DAYTON, Ohio — Ohio Rep. Tim Ryan didn't restrain his emotions Monday morning while speaking from Dayton, where nine people were killed in a mass shooting early Sunday.

Ryan met with the media for interviews, and made it clear that he's had enough of the country's mass shooting problem. Sunday's tragedy in Dayton occurred less than 24 hours after another mass shooting in El Paso, Texas that killed 20 at a shopping center.

"I think most Americans go from tears to rage, and I'm one of them," Ryan said.

Ryan also called out Congress for lack of action on gun control, adding that President Donald Trump and Sen. Mitch McConnell need to be "dislodged" from the Senate in order to achieve gun reform.

"Ultimately, the shooter is responsible," Ryan said. "But government actions can help prevent somebody from getting access to these kind of weapons. These weapons of war should not be on the street killing our citizens, and it's time for Mitch McConnell to get off his ass and do something. We have passed legislation from the House. It's sitting on the steps of the Senate. He won't do it, because he's in the pocket of the NRA."

Ryan also called for more action from Trump, who tweeted Monday that he wants legislation providing "strong background checks" for gun users, but provided no details and has reneged on previous promises to strengthen gun laws after mass shootings. 

"I think you show up at one of these places," Ryan said. "You show up in El Paso or you show in Dayton. You put your arms around the American people and you tell them you love them, you care about them and this is not going to stand anymore."

Over the weekend, Trump tried to assure Americans he was dealing with the problem and defended his administration in light of criticism following the latest in a string of mass shootings.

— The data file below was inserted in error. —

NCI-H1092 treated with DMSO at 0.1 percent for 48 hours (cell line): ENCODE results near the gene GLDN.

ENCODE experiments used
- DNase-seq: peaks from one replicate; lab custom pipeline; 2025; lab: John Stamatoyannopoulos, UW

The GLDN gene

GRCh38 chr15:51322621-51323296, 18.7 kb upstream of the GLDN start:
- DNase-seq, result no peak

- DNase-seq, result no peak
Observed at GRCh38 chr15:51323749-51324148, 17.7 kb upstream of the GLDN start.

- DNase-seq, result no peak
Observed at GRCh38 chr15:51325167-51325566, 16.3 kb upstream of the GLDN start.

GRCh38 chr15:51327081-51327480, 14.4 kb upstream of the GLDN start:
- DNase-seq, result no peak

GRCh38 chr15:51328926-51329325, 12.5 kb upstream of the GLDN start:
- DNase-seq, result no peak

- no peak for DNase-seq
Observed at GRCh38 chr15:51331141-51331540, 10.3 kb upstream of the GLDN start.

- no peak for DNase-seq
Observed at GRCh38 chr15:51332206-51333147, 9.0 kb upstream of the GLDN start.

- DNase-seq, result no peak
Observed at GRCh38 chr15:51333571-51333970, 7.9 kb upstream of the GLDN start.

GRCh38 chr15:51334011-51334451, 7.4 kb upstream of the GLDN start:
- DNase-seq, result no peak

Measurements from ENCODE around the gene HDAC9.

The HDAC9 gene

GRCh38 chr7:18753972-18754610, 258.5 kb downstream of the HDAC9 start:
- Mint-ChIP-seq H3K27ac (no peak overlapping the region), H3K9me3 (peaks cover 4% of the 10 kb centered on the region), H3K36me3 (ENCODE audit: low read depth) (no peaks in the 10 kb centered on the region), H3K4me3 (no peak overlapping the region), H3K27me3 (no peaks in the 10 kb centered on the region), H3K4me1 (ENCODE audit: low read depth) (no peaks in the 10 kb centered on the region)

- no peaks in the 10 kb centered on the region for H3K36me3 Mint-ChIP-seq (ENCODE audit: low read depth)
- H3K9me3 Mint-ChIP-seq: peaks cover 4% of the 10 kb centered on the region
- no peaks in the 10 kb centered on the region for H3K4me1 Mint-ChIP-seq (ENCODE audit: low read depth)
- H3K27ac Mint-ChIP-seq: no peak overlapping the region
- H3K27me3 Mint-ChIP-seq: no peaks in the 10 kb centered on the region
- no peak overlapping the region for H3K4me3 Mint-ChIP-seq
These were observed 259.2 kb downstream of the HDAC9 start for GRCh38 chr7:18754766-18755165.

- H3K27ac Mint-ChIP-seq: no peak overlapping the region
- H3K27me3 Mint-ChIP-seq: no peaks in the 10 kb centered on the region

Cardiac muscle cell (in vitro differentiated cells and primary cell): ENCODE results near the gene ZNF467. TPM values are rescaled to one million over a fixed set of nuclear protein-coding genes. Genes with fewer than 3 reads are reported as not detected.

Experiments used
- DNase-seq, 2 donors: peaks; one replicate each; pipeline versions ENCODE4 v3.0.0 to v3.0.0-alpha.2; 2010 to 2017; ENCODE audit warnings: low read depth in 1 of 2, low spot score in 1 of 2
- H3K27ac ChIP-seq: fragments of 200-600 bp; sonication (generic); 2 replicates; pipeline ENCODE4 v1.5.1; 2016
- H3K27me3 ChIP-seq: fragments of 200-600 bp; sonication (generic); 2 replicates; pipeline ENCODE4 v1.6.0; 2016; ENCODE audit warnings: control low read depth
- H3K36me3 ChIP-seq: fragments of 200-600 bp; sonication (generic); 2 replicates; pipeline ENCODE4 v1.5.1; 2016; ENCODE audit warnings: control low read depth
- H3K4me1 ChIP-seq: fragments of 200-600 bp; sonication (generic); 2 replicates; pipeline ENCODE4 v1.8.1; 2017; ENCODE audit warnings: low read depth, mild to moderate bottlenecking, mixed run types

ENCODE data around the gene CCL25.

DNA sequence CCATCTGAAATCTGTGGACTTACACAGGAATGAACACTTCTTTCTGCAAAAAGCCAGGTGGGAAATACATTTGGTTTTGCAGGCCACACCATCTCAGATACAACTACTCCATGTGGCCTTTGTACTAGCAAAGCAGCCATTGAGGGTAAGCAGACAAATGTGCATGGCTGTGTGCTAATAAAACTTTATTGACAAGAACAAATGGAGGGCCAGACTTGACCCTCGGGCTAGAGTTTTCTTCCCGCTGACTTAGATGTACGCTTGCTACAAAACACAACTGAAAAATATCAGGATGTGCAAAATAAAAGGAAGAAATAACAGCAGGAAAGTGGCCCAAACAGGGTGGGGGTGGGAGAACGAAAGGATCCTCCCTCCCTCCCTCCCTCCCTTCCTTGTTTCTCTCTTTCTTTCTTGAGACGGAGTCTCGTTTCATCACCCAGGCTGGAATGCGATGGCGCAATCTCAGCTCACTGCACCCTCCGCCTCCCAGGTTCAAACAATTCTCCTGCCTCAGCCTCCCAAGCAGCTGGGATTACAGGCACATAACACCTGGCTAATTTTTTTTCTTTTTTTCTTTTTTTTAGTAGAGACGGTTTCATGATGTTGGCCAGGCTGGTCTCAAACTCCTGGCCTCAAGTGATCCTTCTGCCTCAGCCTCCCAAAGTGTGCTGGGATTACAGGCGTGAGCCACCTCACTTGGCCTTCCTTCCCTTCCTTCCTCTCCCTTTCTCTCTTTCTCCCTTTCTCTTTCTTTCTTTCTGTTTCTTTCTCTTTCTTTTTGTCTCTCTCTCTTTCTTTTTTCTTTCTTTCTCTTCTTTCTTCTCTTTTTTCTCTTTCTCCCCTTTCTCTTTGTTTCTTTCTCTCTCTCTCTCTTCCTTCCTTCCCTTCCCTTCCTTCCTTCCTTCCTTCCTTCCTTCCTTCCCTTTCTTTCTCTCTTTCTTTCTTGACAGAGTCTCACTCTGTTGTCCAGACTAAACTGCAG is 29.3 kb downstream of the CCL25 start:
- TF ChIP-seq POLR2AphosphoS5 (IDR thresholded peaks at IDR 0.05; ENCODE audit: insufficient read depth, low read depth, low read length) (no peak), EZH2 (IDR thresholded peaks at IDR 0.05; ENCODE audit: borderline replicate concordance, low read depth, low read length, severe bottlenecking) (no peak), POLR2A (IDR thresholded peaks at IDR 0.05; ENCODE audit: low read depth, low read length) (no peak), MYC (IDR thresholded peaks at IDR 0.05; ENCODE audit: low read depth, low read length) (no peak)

"We have done much more than most administrations," Trump said, without elaboration. "We have done actually a lot. But perhaps more has to be done."

Ryan also reacted to Ohio Gov. Mike DeWine's refusal to discuss specific gun reform measures. DeWine's speech at a candlelight vigil in Dayton was drowned out by chants of "Do something!" from the crowd.

DeWine said he's open to discussion on gun policy changes while speaking with reporters, but added that more details are needed before decisions should be made.

"That's bullshit," Ryan said. "I mean, let's be honest, that's horseshit. Go explain that to these families. We've had more mass shootings and more people killed in the last 10 or 15 years than we lost in 9/11. What are we studying? There's nothing to study anymore."

The alleged shooter, identified by police as Connor Betts of Bellbrook, Ohio, drove to Dayton's Oregon District with his sister, Megan Betts, and another man. Sometime after his arrival, Connor Betts separated from his sister and their third companion. Police believe it was during this time that Connor Betts retrieved his weapon, an "AR-15 like" rifle.  

Wearing a mask, vest and hearing protection, Connor Betts approached 5th Street, where he killed his first victim in an alley. He continued down 5th Street, where he fired dozens of rounds, killing his sister and seven others. 

Officers heard the gunshots at 1:05 a.m. and immediately responded. Within 20 seconds, six officers engaged Connor Betts, shooting him dead just as he was about to enter the Ned Pepper's liquor store on 5th Street.

MORE | 9 killed in 30 seconds: Timeline of Dayton shooting  

The Associated Press contributed to this story.